Kate is a senior scientist (molecular biology) working with the Modernising Medical Microbiology team in the Nuffield Department of Clinical Medicine. Her current research focus is the development of molecular methods exploiting whole genome sequencing for the rapid diagnosis of Mycobacteria infections. She is also investigating the role of antimicrobial resistance in the emergence of clinically important Clostridium difficile strains infecting humans.
Kate completed her PhD in 1995 at Southampton University, determining the first complete genome sequence of a Genogroup II Norovirus. After a few years as a post-doc at Fox Chase Cancer Centre, Philadelphia (USA), she moved to Oxford, joining a team using DNA sequences to study Campylobacter molecular epidemiology. Kate joined the research group at the John Radcliffe Hospital in 2002, where she has continued to use nucleotide sequence data to study the epidemiology and evolution of pathogens including Campylobacter jejuni and C. coli, Clostridium difficile and Norovirus. In parallel with this work, Kate has used her molecular biology background to develop molecular diagnostic assays for pathogens including common respiratory viruses.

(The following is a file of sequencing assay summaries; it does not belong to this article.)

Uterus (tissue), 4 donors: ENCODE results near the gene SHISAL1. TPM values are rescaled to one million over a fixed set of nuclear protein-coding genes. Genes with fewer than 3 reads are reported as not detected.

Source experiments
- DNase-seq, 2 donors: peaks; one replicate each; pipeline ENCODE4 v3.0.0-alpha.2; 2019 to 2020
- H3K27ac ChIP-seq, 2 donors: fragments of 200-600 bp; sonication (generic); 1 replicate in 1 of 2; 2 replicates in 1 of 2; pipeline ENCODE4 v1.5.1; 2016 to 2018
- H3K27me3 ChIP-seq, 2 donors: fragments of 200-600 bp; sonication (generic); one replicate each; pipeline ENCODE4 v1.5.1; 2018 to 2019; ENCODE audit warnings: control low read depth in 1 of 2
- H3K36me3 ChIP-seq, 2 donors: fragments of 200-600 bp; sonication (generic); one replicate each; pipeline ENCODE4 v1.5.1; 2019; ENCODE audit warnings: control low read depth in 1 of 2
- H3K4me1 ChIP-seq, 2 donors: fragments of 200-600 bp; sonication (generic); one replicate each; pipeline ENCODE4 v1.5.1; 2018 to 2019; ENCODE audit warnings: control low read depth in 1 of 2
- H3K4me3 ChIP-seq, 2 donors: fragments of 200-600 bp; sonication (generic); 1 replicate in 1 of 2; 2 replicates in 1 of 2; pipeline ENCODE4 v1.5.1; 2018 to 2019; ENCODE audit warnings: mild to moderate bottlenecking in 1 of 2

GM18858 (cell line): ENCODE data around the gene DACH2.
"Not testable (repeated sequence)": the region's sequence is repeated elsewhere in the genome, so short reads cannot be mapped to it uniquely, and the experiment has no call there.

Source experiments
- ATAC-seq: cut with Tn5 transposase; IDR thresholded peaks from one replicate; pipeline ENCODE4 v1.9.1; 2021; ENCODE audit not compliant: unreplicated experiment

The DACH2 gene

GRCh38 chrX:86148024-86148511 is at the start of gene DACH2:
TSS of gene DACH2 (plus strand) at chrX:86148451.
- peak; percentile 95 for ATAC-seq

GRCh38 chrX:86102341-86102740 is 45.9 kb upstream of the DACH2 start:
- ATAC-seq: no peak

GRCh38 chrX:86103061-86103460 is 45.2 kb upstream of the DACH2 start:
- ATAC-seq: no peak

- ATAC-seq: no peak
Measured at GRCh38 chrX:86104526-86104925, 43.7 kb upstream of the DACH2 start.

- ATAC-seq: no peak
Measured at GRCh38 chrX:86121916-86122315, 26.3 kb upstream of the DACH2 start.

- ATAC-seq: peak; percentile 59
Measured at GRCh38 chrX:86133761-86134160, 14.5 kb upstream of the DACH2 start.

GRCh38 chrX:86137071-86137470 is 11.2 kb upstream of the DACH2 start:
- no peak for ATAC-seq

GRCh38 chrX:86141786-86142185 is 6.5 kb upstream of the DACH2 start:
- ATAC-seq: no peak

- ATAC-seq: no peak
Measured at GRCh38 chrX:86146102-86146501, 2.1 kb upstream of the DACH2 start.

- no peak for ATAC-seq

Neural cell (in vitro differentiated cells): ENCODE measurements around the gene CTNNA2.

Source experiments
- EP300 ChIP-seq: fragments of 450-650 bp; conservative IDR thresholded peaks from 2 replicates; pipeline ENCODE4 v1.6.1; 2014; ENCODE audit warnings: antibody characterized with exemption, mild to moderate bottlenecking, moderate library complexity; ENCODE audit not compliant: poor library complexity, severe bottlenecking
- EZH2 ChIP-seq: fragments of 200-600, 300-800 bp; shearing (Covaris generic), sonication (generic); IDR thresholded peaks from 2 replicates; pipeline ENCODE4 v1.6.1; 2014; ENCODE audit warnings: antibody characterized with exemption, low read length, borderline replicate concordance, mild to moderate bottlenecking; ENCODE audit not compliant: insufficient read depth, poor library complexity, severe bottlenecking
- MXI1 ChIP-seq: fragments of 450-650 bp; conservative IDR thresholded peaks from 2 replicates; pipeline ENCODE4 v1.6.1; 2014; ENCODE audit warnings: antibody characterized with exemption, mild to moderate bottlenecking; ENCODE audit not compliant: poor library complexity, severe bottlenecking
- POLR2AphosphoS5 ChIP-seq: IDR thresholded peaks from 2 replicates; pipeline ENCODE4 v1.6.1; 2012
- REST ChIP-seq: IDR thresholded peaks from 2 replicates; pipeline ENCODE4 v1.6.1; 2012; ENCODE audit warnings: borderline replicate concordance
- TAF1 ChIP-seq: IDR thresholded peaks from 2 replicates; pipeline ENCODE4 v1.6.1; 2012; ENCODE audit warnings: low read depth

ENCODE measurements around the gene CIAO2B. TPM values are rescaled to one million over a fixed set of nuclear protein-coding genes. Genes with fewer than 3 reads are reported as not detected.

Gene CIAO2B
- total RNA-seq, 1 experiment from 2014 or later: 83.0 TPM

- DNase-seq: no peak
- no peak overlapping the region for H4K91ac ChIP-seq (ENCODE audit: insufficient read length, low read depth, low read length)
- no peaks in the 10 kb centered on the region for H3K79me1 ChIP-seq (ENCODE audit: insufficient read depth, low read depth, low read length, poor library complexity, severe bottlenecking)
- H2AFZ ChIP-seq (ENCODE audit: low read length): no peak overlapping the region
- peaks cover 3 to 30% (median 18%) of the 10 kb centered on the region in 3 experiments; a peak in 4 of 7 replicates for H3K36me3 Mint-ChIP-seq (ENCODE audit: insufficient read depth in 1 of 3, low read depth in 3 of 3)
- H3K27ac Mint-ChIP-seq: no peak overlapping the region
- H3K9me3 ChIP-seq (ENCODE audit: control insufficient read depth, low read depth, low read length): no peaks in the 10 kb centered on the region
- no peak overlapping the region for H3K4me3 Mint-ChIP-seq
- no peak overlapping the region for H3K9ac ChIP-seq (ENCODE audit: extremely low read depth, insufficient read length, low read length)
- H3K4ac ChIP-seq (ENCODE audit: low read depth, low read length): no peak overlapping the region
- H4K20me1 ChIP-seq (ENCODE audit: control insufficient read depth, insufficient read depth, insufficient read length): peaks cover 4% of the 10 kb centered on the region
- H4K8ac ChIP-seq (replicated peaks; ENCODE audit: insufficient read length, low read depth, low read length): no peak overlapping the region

DNA Thermo-Protection Facilitates Whole-Genome Sequencing of Mycobacteria Direct from Clinical Samples
George S. et al, (2020), Journal of Clinical Microbiology, 58
Clostridium difficile trehalose metabolism variants are common and not associated with adverse patient outcomes when variably present in the same lineage
Eyre DW. et al, (2019), EBioMedicine, 43, 347 - 355
A Role for Tetracycline Selection in Recent Evolution of Agriculture-Associated
PCR Ribotype 078
Dingle KE. et al, (2019), mBio, 10
Two Distinct Patterns of Clostridium difficile Diversity Across Europe Indicating Contrasting Routes of Spread
Eyre DW. et al, (2018), Clinical Infectious Diseases, 67, 1035 - 1044
A role for tetracycline selection in the evolution of Clostridium difficile PCR-ribotype 078
Dingle KE. et al, (2018)